- If you have recovered (or are recovering from alcoholism – take your pick), then you have belief in god or a higher power;
- However, there is at least one person who has recovered from alcoholism without a belief in a god or higher power;
- Therefore, 1. is demonstrably an invalid argument from 2.;
- Therefore, there is no necessary relationship between having a belief in god or a higher power and recovery. 
What of the charge that atheists do not follow the program as it is specifically laid out in the book, Alcoholics Anonymous? Isn’t the atheist’s nonconformity reason enough to prevent him or her from starting an atheist group? This objection can be met with a general defence of an atheist’s freedom to reconcile his or her beliefs with a theistic interpretation of the 12 steps, which attributes recovery from alcohol to a god. The following three points illustrate AA’s position that members are not required to believe in or conform to any of AA’s principles (or any interpretation thereof).
- No penalties to be inflicted for nonconformity to AA principles (Concept Twelve, Warranty Six).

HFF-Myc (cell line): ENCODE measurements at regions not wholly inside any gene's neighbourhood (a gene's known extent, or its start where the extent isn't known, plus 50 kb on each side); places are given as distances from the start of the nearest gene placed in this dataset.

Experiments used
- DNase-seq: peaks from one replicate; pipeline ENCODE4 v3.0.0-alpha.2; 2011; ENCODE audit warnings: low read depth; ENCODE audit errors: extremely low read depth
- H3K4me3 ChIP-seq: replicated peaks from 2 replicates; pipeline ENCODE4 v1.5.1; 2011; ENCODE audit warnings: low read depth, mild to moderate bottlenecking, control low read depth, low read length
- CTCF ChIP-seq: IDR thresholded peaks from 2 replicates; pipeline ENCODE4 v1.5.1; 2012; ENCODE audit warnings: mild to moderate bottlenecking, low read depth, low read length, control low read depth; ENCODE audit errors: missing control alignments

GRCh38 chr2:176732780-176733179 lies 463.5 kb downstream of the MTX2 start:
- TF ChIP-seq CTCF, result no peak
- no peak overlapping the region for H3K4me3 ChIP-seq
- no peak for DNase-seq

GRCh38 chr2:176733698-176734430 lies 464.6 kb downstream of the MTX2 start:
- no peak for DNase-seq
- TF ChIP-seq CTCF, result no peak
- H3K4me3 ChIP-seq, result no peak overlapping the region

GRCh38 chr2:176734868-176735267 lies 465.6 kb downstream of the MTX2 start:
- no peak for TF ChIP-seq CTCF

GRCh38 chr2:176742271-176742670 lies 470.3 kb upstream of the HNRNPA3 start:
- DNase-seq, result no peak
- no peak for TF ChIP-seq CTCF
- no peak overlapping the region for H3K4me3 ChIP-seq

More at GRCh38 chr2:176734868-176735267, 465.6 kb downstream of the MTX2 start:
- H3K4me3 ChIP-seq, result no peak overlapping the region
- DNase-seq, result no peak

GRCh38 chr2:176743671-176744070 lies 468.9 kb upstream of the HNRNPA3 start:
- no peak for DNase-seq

- “AA’s Steps are suggestions only. A belief in them as they stand is not at all a requirement for membership among us. This liberty has made AA available to thousands who never would have tried at all, had we insisted on the Twelve Steps just as written.”
- “In AA we are supposed to be bound together in the kinship of a universal suffering. Therefore the full liberty to practice any creed or principle or therapy should be a first consideration… Let us always try to be inclusive rather than exclusive.” (Address to the 1965 General Conference).
It is clear, therefore, that an atheist need not conform to the program as it appears in the book. It is permissible for an atheist or atheist group to reject the theistic language in the book or steps.
We also hear the objection that an atheist group cannot carry the message because the message of AA is spiritual in nature. Although covered generally in the above rebuttal regarding conformity to AA’s principles, I would respond to this objection by asserting that an atheist group’s message could be considered spiritual depending on the way in which we define the word.
If spiritual is something otherworldly, having to do with gods or souls, then an atheist group would not carry that message because, by and large (some Buddhists notwithstanding), atheists do not believe in souls or spirits. If the term spiritual is secular, defined as an awareness of “the experience of living in this world, bound by a body, space, and time, woven into the fabric of human history, human connection, and human life,” then atheist groups are more than capable of carrying a spiritual message.